Our home for most of us, will be our biggest purchase, therefore it is important to insure it correctly.
At renewal stage each year it is important to review your policy, noting the cover in place but also paying particular attention to the building and contents sum insured as it is these sums that can reduce the premium. Recent changes in our economic climate has lead to amongst other things a decrease in building costs & this should be taken into consideration when deciding on your building sum insured. When deciding on this figure it is easy to get confused with the market value of the property and the reinstatement value. Insuring your property using the incorrect value can lead to you being over insured and paying an additional premium but you can also be underinsured and subject to the average clause penalty. Average clause means you the policyholder may have to pay a certain portion of a claim, for example if the sum insured is (deemed by a loss adjuster whilst dealing with a claim) to be only 80% of the correct reinstatement cost, you will only receive 80% of your claim, whether the claim is made for partial or total loss.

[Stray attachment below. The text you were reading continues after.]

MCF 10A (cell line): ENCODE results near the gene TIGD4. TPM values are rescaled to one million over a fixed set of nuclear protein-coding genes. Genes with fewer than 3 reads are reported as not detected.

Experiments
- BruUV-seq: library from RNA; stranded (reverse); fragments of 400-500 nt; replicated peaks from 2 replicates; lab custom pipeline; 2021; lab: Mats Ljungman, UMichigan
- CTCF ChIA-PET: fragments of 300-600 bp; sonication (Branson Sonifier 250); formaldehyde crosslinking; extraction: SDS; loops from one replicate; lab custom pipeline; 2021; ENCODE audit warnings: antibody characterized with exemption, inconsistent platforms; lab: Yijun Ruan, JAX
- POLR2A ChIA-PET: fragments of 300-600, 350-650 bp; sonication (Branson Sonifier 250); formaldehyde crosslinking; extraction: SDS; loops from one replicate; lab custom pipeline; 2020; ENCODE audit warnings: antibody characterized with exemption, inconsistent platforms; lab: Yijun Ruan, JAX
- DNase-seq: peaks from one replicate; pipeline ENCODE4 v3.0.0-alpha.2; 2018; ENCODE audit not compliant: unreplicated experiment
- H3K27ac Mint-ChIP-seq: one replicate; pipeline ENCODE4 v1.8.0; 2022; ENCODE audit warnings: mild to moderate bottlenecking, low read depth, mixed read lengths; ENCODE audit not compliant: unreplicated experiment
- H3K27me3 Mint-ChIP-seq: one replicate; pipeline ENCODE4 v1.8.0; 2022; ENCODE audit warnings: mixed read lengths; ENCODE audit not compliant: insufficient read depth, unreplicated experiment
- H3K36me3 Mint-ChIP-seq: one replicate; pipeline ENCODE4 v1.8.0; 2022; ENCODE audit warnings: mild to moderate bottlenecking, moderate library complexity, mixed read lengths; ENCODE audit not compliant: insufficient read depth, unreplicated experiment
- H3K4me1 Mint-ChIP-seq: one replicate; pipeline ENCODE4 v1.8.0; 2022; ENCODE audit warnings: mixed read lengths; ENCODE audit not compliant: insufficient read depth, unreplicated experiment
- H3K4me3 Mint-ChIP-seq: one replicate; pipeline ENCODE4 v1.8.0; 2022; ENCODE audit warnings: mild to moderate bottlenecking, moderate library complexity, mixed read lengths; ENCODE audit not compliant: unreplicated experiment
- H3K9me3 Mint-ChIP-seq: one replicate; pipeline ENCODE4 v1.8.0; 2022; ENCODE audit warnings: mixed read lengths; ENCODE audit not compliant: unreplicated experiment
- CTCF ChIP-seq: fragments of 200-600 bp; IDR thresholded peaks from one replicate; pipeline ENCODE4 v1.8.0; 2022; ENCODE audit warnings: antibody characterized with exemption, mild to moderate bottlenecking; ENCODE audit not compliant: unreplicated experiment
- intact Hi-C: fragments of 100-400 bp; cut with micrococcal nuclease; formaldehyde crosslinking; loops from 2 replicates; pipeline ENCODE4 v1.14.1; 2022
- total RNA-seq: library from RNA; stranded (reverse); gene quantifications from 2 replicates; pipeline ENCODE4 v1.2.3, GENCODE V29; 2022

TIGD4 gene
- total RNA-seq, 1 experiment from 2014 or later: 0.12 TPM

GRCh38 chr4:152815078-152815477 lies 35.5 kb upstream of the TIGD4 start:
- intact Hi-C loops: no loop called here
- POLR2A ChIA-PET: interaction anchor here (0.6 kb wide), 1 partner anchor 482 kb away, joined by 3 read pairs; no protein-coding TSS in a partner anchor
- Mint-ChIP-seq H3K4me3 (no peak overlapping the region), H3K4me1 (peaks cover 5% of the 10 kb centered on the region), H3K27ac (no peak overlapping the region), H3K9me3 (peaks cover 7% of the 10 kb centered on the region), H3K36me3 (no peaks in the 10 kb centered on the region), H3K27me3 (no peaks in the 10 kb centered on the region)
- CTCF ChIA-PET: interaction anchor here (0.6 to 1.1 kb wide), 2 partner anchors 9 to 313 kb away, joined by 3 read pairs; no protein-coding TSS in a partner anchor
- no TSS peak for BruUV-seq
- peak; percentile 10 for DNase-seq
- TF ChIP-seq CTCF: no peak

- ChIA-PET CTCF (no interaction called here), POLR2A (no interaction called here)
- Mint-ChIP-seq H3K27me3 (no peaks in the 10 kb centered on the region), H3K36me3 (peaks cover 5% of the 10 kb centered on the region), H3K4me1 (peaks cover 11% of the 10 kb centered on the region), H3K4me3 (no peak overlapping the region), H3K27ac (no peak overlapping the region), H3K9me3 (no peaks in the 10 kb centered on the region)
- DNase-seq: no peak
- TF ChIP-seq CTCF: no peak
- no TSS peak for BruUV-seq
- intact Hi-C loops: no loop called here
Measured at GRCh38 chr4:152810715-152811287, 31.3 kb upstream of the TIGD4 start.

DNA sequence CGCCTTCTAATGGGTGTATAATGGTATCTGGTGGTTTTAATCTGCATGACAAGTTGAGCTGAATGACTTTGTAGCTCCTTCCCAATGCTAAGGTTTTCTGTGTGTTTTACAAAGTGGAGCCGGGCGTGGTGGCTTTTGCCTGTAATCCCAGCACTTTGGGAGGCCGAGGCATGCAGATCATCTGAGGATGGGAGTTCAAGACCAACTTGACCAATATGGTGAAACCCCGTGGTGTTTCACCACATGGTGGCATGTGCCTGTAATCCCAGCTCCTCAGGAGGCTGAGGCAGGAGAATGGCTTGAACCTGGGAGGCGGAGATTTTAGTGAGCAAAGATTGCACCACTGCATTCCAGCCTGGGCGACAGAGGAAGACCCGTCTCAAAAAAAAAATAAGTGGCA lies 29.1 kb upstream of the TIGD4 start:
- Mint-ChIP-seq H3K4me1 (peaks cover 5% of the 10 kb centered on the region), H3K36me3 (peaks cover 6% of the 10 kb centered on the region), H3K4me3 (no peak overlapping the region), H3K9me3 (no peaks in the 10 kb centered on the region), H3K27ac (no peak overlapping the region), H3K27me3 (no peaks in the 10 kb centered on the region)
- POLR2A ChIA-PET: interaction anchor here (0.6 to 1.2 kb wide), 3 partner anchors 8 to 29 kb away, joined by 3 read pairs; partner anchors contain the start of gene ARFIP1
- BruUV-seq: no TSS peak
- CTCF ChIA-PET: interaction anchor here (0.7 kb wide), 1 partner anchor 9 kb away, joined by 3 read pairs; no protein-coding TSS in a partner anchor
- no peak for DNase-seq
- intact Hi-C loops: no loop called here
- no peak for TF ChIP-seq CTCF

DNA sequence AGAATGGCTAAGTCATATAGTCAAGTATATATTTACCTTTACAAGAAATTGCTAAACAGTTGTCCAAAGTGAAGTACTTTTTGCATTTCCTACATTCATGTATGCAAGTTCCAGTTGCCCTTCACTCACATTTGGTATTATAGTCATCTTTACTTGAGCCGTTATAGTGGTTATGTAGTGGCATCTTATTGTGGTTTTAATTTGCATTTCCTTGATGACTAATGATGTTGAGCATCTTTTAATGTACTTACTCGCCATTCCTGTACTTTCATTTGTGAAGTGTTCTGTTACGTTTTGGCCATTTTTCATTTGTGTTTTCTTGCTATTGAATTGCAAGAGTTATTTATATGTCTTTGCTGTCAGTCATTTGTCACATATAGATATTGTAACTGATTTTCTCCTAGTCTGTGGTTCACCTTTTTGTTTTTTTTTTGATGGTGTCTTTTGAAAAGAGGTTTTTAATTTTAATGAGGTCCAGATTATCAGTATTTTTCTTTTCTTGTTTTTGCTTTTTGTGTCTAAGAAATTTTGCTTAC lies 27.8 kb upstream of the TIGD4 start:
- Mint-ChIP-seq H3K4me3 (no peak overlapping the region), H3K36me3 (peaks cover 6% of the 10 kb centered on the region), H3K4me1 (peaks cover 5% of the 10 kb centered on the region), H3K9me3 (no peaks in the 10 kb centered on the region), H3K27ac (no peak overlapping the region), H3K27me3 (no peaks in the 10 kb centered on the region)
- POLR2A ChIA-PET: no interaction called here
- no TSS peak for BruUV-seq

In trying to determine the correct building sum insured (reinstatement cost) it will be helpful to bear the following in mind:
In 2017, the Society of Chartered Surveyors Ireland published a “Guide to House Rebuilding Costs for insurance purposes“. It provides a breakdown by county, house type, no. of bedrooms and the square foot of your property, allowing you to estimate the current rebuild value of your property. You can also use their online house rebuilding calculator.
In addition, the report provides an explanation of some commonly used words that can be found in home insurance policy wordings, for example: Market Value, The Average Clause, Index linking, Reinstatement.
If you would like a home insurance or property damage quotation, please call us on 049-4332944, e-mail email@example.com or complete our online enquiry form.
Disclaimer: The material contained is this article is for general information purposes only and does not constitute professional advice.